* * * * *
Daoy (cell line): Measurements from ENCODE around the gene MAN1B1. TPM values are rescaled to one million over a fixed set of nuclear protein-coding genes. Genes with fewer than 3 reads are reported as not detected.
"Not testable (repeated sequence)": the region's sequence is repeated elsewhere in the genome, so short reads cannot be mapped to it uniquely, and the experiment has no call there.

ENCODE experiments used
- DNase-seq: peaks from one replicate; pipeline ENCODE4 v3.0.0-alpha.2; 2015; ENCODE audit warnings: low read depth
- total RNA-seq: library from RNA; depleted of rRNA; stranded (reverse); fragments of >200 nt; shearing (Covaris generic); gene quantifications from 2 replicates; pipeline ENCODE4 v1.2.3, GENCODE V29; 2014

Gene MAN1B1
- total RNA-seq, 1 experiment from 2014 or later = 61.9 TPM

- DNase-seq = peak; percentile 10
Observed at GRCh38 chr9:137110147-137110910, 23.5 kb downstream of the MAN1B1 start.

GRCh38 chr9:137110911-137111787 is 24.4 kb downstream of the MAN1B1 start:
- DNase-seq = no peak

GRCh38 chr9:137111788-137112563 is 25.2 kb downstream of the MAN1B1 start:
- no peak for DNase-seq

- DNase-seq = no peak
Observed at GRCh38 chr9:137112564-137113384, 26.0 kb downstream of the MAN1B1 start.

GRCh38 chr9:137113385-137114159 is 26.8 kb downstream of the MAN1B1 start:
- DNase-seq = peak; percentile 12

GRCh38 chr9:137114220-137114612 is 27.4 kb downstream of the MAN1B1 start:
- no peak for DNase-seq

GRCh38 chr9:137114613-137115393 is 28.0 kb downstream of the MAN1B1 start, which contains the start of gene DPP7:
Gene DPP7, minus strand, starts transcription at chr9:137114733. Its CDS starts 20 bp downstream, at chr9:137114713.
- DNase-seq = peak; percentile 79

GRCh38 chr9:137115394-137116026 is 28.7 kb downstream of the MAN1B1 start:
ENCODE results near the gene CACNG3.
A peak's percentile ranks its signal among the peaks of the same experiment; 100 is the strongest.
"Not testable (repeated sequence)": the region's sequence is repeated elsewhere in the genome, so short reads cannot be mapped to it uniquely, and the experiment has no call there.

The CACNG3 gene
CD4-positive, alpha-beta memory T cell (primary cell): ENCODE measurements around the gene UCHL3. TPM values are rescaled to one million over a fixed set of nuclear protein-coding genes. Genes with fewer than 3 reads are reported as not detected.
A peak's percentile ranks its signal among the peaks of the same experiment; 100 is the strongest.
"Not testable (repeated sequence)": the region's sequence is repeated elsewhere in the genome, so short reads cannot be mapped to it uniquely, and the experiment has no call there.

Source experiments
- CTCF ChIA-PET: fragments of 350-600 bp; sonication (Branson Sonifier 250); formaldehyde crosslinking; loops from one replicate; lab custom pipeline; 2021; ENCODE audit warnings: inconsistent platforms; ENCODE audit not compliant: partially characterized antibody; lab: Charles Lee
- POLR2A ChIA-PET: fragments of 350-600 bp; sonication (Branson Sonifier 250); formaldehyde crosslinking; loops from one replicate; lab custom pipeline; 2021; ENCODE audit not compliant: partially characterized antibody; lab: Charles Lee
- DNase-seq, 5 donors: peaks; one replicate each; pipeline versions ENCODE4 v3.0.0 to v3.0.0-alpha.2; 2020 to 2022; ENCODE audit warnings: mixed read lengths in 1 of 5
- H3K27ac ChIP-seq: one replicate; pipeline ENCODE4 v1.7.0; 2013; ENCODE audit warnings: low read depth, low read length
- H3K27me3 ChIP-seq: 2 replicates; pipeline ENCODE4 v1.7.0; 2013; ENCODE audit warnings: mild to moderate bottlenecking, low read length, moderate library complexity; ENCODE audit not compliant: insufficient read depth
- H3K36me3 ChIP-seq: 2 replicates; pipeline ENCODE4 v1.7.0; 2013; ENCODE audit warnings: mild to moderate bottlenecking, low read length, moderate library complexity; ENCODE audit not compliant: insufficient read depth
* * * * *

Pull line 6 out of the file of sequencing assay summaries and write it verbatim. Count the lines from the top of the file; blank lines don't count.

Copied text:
Gene MAN1B1